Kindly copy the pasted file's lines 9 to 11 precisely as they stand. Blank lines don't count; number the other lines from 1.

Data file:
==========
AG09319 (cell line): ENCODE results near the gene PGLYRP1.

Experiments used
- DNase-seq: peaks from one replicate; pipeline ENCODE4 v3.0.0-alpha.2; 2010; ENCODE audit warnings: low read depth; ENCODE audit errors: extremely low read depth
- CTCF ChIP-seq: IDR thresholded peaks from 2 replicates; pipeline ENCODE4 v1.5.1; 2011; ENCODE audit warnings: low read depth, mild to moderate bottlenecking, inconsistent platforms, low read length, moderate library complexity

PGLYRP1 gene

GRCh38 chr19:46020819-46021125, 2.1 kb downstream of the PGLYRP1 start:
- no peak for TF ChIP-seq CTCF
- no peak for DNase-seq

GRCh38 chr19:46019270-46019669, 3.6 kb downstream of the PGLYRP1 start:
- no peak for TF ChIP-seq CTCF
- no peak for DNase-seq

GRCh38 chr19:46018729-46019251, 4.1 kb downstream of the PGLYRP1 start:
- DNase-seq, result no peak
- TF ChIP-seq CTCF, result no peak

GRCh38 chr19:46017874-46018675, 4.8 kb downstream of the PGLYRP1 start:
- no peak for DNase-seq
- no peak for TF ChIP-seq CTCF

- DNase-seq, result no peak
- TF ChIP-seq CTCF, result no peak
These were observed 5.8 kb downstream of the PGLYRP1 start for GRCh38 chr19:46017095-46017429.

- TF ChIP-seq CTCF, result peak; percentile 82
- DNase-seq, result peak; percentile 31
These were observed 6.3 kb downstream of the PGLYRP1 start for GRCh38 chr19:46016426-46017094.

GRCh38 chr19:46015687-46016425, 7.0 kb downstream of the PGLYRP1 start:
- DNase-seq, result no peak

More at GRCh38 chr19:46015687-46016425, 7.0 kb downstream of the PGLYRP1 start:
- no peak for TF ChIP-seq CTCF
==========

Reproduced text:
GRCh38 chr19:46019270-46019669, 3.6 kb downstream of the PGLYRP1 start:
- no peak for TF ChIP-seq CTCF
- no peak for DNase-seq